Wednesday, January 27, 2010

Big tents and big smiles

The last few days have been encouraging for us as we are beginning to see more of a rhythm develop to our days and more distinct structure put in place for long term outreach. Now that we’ve found dependable sources of food & fuel we can open up Hosean’s Camp de la Grace (Camp of Grace) to increasing numbers. To the left, you see our volunteers putting up family sized tents donated from Caribbean Rotary Clubs (District 7020). Before I left today there were 10 up and ready besides our cement block buildings which normally accommodate 500 in a camp setting. Our volunteers from Fellowship Bible Church-Memphis taught camp staff how to get the tents pitched to withstand winds and rain.


Caleb, along with several other national Rotary leaders, hosted a meeting with our district leadership team to strategize how best to extend relief efforts.


We currently have 45 long term residents at the camp facility. Others have come and gone as they traveled through to get to their destinations. Caleb expects 19 more long term residents this evening. Each day they are provided with three meals, electricity to recharge cell phones for a few hours, and there is a river next door for bathing. Caleb is already anticipating needs for outdoor showers, more outhouses, etc. Perhaps these will be projects for future teams volunteering.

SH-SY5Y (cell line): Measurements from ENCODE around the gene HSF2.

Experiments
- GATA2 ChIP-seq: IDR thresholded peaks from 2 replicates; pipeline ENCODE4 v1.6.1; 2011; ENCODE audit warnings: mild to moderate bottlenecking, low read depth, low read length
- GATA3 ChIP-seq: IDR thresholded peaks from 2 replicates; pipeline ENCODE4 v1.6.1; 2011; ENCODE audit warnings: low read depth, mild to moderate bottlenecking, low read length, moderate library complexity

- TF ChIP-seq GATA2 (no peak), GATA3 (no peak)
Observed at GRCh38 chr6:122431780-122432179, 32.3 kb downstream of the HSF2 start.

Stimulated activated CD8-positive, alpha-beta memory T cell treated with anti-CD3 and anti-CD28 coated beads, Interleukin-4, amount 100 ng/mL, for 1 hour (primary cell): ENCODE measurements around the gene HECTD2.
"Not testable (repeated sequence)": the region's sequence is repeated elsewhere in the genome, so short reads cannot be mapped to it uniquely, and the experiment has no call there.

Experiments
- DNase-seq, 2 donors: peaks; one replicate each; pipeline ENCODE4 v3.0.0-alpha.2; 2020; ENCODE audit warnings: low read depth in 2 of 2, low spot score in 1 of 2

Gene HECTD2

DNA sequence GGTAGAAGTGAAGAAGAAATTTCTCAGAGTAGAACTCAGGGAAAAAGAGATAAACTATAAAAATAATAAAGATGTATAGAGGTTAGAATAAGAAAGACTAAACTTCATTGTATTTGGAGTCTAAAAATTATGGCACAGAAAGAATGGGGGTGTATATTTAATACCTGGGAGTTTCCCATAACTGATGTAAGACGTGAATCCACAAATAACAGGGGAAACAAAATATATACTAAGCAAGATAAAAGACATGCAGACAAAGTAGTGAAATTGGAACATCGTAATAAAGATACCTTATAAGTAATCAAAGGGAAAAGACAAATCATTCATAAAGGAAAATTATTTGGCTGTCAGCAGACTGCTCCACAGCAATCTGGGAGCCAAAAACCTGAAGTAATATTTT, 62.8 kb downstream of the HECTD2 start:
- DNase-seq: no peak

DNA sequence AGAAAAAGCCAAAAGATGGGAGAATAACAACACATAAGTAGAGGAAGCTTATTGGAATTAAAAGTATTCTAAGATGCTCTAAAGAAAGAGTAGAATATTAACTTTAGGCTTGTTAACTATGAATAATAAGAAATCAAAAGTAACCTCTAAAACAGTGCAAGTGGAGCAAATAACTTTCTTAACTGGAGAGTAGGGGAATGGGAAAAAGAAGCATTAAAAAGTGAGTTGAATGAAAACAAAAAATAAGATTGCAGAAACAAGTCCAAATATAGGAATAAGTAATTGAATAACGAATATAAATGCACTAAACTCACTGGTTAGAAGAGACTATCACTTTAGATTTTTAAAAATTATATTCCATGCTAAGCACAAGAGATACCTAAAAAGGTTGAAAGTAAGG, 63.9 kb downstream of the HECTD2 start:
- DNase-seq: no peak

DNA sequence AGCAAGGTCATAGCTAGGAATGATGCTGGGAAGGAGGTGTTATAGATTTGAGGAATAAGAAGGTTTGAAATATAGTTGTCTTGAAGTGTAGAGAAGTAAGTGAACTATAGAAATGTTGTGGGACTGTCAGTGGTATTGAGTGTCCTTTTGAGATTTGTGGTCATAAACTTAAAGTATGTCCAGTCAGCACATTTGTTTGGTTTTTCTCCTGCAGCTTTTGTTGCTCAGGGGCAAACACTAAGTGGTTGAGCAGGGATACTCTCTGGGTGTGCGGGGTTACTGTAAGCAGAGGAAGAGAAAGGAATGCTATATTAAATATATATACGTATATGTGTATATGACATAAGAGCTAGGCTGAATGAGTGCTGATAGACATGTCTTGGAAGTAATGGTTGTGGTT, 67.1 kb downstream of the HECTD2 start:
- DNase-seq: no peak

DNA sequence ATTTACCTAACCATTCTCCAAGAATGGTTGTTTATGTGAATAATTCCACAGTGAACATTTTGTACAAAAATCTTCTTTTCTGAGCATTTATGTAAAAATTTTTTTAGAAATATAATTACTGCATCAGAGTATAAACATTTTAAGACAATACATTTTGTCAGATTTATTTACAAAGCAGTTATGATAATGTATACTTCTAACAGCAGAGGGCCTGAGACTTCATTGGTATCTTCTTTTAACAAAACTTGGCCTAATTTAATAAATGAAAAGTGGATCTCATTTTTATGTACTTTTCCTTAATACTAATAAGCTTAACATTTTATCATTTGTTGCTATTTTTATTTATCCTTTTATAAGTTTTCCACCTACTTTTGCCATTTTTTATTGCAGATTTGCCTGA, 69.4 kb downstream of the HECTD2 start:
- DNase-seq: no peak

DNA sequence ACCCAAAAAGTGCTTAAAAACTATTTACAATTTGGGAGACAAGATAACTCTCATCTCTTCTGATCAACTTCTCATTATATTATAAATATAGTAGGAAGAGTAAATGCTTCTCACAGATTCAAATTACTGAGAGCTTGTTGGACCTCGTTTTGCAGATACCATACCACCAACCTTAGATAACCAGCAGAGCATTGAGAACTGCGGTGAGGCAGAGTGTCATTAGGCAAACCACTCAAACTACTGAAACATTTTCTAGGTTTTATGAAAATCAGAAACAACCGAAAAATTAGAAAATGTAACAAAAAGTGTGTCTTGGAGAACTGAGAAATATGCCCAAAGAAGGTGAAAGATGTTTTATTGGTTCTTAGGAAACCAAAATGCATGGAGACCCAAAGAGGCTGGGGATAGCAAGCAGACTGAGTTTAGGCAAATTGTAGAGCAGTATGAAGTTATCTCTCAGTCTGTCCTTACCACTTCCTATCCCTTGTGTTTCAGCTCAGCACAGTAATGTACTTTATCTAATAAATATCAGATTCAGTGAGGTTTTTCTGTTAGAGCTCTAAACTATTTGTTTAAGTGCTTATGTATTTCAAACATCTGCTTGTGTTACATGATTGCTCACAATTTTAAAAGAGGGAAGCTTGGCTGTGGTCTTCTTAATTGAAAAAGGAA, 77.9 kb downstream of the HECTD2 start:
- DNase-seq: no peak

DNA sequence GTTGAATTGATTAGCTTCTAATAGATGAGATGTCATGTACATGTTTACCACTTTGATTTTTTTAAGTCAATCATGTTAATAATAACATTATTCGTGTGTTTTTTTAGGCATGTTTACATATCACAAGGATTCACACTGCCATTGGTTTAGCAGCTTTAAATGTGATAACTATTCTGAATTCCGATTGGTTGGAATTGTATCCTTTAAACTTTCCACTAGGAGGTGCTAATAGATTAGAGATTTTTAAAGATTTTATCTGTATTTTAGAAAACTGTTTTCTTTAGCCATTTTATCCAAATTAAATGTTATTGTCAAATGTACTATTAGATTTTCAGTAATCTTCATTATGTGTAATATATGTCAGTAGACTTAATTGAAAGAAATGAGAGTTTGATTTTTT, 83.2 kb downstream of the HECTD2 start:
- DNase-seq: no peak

I spent some time today talking with some of the refugees, asking them if they minded sharing their stories with all of you. One young man I recognized immediately as he was one of our former sponsored students and was valedictorian of his class when he graduated last year. Junior Vanel Bernard is now 23 and had started university studies in Port au Prince this fall with engineering major. He had rented a house with six other students and had enjoyed his first semester. When the earthquake hit, he was outside of his school which was heavily damaged. He made his way home around roadblocks all around from crumbled buildings. He returned to his rental home to find it as the only building standing on the block, but was too afraid to enter due to aftershocks. He states, “I was shocked at the gravity of the situation. People lost everything!” His best friend lived across the street from him, and Junior was told he had been in the house, now crumbled to the ground. He began to dig with his hands through the rubble to try and find him. Others joined in the search and they eventually found two bodies. Sadly, he never found his friend. Junior joined everyone else sleeping in the streets. After two days he found a local pastor, Levy, who had come to search for his nephew. He was able to get a ride back to his hometown (our community of Pignon) with him. Junior and two of his aunts and several cousins are now residents at Camp de la Grace.